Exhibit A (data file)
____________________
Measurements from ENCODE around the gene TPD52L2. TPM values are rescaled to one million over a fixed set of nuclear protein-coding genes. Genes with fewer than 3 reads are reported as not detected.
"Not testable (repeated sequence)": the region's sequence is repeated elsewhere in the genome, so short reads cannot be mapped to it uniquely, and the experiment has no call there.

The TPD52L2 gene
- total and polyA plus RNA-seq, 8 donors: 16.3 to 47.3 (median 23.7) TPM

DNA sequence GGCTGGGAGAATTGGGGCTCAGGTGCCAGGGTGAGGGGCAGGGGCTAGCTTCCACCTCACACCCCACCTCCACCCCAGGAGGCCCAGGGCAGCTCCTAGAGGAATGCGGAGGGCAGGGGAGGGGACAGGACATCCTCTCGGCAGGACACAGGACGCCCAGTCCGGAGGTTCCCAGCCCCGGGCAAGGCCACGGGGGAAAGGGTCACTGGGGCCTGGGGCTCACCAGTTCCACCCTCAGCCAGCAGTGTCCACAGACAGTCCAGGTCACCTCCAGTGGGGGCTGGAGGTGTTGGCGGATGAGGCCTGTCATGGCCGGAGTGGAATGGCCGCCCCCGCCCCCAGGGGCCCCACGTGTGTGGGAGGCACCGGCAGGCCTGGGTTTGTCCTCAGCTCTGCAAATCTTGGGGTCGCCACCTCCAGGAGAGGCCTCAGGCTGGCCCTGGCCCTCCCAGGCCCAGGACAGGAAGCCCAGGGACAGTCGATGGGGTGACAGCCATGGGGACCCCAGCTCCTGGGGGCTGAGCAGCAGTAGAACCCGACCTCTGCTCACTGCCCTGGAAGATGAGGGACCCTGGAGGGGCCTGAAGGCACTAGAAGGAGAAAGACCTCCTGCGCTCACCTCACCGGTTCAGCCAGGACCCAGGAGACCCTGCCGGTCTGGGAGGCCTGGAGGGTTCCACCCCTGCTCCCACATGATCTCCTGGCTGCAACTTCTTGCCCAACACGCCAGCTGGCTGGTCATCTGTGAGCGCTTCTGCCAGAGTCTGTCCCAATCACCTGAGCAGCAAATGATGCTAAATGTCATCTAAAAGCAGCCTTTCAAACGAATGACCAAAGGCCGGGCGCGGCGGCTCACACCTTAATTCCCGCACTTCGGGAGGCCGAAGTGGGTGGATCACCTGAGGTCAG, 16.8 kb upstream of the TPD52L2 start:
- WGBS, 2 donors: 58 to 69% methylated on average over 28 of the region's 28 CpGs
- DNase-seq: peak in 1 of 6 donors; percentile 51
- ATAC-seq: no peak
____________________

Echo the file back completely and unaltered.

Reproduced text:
Measurements from ENCODE around the gene TPD52L2. TPM values are rescaled to one million over a fixed set of nuclear protein-coding genes. Genes with fewer than 3 reads are reported as not detected.
"Not testable (repeated sequence)": the region's sequence is repeated elsewhere in the genome, so short reads cannot be mapped to it uniquely, and the experiment has no call there.

The TPD52L2 gene
- total and polyA plus RNA-seq, 8 donors: 16.3 to 47.3 (median 23.7) TPM

DNA sequence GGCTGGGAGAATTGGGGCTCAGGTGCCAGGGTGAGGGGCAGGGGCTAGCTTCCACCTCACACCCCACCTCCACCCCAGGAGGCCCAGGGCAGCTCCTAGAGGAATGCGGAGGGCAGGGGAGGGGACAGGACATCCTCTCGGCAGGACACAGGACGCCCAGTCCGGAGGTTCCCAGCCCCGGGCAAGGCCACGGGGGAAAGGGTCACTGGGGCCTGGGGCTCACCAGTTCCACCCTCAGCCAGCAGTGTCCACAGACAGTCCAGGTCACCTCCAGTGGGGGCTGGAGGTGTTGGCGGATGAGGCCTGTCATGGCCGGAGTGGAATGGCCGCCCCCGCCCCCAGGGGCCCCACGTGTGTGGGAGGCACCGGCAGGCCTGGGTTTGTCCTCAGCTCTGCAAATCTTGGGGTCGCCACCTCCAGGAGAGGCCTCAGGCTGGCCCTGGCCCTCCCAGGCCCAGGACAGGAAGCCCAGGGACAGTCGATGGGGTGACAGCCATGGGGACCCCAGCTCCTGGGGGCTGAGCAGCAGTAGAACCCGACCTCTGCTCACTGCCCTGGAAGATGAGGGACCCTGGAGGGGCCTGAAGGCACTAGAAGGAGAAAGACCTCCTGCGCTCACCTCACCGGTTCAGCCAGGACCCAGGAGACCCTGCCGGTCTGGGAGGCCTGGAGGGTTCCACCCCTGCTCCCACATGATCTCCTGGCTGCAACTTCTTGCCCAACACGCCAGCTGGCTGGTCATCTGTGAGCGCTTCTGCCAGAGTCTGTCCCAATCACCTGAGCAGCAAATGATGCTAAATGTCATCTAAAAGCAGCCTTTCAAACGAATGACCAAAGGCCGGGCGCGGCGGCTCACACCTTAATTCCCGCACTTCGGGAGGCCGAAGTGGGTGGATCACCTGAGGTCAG, 16.8 kb upstream of the TPD52L2 start:
- WGBS, 2 donors: 58 to 69% methylated on average over 28 of the region's 28 CpGs
- DNase-seq: peak in 1 of 6 donors; percentile 51
- ATAC-seq: no peak